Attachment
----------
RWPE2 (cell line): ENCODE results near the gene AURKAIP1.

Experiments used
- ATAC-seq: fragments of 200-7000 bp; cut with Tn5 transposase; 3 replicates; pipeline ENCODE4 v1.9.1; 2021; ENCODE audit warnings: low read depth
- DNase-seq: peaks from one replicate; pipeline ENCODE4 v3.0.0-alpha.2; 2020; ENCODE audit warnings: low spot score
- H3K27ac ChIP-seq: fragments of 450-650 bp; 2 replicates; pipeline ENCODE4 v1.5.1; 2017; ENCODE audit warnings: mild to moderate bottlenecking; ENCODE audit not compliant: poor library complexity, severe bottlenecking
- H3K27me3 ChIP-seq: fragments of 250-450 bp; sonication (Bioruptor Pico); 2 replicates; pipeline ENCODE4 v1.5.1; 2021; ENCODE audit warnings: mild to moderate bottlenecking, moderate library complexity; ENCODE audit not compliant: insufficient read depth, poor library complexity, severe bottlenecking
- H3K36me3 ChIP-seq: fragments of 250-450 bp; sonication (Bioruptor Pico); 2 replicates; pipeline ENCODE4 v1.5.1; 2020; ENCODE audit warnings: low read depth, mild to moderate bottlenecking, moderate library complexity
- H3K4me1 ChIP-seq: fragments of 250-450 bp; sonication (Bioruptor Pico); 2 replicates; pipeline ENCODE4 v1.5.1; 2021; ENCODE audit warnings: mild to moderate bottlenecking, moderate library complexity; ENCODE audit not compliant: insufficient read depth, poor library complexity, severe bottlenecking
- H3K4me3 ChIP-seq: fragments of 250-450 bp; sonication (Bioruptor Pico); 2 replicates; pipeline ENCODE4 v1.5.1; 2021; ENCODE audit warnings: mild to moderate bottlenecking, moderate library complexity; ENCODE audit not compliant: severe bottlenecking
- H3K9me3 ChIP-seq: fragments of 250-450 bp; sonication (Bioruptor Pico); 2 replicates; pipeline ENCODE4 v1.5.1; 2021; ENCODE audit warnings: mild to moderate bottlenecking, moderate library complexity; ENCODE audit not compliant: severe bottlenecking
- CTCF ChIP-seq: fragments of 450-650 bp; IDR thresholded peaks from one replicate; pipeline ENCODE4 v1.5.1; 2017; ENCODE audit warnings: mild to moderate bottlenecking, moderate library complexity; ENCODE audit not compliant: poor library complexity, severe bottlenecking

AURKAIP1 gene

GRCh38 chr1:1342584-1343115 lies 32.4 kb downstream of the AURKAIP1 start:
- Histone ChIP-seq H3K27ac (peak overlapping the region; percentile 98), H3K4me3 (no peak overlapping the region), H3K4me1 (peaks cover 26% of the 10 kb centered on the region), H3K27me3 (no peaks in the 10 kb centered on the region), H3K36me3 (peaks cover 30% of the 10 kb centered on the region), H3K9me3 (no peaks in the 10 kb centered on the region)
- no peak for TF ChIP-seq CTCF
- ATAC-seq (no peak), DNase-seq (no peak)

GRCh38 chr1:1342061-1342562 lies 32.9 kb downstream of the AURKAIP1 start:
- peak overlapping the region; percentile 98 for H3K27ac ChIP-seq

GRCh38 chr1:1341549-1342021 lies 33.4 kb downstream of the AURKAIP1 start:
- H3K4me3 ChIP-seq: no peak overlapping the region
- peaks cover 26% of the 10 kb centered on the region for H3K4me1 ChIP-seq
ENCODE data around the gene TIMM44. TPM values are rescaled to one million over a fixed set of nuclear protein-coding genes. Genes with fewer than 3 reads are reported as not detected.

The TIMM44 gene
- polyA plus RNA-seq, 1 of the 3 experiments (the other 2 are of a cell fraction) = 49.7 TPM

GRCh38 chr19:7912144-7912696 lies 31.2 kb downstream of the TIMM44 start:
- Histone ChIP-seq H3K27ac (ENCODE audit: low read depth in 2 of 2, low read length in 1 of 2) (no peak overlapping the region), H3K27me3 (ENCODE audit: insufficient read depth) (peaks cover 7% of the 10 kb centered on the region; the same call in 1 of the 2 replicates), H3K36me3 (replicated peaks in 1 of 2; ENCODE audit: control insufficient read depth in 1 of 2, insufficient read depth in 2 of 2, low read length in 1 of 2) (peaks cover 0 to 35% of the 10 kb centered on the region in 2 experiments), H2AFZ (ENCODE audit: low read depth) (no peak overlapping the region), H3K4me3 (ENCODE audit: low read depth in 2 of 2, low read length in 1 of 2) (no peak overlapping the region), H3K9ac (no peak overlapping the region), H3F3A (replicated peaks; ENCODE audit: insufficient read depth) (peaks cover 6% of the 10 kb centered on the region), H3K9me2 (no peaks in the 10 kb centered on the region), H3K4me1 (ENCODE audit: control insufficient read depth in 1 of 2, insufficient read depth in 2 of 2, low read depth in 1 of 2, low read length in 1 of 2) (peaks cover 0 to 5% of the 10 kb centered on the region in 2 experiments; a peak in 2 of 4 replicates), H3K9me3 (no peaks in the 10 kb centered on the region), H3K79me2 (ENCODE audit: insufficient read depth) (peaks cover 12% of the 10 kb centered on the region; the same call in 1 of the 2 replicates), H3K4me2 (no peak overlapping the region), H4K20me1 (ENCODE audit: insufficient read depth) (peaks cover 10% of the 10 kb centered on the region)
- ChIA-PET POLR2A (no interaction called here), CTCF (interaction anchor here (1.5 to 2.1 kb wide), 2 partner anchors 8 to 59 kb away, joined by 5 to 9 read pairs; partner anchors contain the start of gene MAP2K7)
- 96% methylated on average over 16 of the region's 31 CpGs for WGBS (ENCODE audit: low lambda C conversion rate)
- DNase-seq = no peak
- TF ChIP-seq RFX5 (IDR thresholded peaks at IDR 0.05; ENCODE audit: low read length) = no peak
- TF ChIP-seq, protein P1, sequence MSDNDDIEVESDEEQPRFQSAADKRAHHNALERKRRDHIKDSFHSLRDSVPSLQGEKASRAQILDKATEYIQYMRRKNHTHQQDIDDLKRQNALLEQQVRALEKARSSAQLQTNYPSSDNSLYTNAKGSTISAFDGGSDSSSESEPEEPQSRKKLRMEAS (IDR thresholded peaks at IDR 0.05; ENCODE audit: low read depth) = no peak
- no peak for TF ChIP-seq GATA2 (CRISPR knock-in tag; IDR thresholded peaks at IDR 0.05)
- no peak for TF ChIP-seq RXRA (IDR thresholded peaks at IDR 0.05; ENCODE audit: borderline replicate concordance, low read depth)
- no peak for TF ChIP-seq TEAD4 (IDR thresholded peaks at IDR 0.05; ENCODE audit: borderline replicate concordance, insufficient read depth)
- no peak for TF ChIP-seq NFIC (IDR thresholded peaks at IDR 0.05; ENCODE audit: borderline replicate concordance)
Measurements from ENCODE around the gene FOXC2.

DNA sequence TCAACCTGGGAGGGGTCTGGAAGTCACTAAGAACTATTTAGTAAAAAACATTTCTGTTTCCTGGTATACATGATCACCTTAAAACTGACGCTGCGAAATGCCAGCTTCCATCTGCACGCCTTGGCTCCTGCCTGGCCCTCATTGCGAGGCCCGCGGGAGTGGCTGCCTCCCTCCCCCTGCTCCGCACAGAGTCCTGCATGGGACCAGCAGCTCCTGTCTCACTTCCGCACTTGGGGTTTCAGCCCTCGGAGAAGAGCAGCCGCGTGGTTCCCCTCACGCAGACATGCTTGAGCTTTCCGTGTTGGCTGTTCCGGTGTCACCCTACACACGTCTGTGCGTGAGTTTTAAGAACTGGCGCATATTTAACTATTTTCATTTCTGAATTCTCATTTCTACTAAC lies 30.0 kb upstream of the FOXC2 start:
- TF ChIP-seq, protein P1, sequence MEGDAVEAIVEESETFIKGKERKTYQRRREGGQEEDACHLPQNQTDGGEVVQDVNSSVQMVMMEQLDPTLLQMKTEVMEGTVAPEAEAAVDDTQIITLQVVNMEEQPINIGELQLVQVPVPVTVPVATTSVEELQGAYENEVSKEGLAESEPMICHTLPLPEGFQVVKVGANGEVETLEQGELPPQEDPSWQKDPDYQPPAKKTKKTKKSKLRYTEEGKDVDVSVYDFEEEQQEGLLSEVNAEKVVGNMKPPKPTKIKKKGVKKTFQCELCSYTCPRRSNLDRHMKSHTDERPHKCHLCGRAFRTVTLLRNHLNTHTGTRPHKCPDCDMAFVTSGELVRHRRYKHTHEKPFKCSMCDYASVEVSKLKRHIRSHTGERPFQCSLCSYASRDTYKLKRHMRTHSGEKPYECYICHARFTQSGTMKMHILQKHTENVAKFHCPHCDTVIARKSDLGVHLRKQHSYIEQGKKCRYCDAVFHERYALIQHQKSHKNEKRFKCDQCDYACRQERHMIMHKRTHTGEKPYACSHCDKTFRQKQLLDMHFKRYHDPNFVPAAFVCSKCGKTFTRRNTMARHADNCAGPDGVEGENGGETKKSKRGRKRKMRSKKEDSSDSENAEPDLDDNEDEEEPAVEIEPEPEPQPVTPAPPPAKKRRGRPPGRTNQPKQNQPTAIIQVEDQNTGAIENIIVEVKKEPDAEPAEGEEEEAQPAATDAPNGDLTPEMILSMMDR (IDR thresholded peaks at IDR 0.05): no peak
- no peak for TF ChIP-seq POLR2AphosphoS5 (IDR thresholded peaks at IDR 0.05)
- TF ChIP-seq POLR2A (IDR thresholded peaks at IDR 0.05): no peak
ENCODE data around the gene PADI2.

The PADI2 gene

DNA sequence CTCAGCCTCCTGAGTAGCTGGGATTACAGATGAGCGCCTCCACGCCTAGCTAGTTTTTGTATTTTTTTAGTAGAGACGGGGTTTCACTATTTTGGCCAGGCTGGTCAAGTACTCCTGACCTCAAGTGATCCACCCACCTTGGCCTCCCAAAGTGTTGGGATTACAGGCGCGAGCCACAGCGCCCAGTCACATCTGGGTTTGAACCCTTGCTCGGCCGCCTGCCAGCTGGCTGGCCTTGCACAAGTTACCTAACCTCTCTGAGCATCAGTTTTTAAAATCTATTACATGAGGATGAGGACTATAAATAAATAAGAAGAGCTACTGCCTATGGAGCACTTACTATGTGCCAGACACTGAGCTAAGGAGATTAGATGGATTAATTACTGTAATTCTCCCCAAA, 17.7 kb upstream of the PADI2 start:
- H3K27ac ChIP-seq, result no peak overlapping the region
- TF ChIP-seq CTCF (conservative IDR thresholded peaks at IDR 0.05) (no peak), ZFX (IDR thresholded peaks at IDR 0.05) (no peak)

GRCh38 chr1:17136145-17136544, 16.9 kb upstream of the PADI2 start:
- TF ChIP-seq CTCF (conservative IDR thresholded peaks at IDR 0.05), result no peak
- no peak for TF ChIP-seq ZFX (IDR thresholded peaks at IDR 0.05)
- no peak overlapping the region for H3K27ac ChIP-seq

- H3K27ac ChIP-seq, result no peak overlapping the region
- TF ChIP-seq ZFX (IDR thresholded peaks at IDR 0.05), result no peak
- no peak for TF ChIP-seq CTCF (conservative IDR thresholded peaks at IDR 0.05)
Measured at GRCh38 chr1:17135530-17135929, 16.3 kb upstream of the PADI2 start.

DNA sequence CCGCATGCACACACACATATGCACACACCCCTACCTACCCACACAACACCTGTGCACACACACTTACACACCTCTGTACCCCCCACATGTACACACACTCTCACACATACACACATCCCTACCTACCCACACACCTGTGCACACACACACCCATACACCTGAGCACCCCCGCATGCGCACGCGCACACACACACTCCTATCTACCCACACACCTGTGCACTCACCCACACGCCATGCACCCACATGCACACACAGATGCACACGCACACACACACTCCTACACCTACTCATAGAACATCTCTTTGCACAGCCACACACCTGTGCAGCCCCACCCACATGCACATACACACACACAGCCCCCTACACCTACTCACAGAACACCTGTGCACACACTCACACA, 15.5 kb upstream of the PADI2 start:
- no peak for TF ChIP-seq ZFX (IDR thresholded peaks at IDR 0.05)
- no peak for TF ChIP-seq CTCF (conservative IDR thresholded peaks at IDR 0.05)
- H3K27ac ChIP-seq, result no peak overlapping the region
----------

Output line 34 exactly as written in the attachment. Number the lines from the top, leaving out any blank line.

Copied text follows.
- no peak for TF ChIP-seq TEAD4 (IDR thresholded peaks at IDR 0.05; ENCODE audit: borderline replicate concordance, insufficient read depth)